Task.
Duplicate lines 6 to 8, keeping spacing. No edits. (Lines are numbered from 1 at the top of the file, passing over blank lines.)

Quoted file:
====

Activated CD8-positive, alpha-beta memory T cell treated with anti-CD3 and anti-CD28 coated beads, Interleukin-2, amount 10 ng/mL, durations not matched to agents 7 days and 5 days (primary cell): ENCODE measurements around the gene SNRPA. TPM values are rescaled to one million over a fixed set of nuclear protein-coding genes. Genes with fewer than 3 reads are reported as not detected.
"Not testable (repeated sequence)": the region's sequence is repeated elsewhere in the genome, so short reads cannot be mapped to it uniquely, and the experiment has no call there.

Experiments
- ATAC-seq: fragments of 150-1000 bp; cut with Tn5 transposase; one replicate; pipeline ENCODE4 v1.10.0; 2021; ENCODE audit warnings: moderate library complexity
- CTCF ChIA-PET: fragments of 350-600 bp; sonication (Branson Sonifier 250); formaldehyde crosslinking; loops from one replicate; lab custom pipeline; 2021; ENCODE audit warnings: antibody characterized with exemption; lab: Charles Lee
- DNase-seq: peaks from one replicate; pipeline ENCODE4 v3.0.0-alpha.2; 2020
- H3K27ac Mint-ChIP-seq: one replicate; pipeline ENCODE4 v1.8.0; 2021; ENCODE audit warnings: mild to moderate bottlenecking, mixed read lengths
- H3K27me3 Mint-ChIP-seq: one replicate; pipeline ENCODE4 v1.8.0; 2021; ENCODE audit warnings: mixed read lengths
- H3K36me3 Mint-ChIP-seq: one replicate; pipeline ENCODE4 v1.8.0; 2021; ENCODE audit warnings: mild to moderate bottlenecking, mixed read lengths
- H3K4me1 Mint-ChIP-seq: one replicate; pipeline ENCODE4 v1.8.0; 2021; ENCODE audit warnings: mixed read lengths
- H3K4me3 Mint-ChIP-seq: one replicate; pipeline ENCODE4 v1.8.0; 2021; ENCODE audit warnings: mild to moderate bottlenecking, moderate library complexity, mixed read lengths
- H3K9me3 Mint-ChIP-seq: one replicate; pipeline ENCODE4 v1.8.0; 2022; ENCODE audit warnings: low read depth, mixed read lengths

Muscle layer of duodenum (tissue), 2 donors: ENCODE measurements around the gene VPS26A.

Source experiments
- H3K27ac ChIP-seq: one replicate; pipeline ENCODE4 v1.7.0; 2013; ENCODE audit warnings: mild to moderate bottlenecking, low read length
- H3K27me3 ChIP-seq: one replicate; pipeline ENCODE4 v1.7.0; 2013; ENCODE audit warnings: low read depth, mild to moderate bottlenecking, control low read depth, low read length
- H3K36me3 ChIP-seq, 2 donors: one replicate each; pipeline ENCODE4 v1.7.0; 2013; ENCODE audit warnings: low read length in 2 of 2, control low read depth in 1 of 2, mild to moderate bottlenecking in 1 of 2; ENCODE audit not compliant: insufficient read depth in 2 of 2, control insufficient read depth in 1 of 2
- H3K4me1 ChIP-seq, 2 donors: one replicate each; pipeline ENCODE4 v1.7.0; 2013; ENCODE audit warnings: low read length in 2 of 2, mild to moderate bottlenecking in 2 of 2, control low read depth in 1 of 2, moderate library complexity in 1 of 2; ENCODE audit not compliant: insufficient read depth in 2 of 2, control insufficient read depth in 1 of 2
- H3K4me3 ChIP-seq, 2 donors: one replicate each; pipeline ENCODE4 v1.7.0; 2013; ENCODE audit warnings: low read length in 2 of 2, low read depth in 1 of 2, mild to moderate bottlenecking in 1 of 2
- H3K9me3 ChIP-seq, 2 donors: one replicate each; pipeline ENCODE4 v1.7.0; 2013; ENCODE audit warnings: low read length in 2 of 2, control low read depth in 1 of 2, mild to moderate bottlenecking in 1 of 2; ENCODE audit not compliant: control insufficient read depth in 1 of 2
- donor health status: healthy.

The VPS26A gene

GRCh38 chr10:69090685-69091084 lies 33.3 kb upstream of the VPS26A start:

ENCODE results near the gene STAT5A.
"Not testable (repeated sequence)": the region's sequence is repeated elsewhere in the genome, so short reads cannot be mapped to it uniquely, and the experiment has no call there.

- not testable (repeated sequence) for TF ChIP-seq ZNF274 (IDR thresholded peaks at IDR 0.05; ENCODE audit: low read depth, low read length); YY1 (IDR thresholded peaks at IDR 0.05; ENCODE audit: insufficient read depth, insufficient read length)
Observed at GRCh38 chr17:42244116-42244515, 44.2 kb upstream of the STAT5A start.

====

- DNase-seq: peaks from one replicate; pipeline ENCODE4 v3.0.0-alpha.2; 2020
- H3K27ac Mint-ChIP-seq: one replicate; pipeline ENCODE4 v1.8.0; 2021; ENCODE audit warnings: mild to moderate bottlenecking, mixed read lengths
- H3K27me3 Mint-ChIP-seq: one replicate; pipeline ENCODE4 v1.8.0; 2021; ENCODE audit warnings: mixed read lengths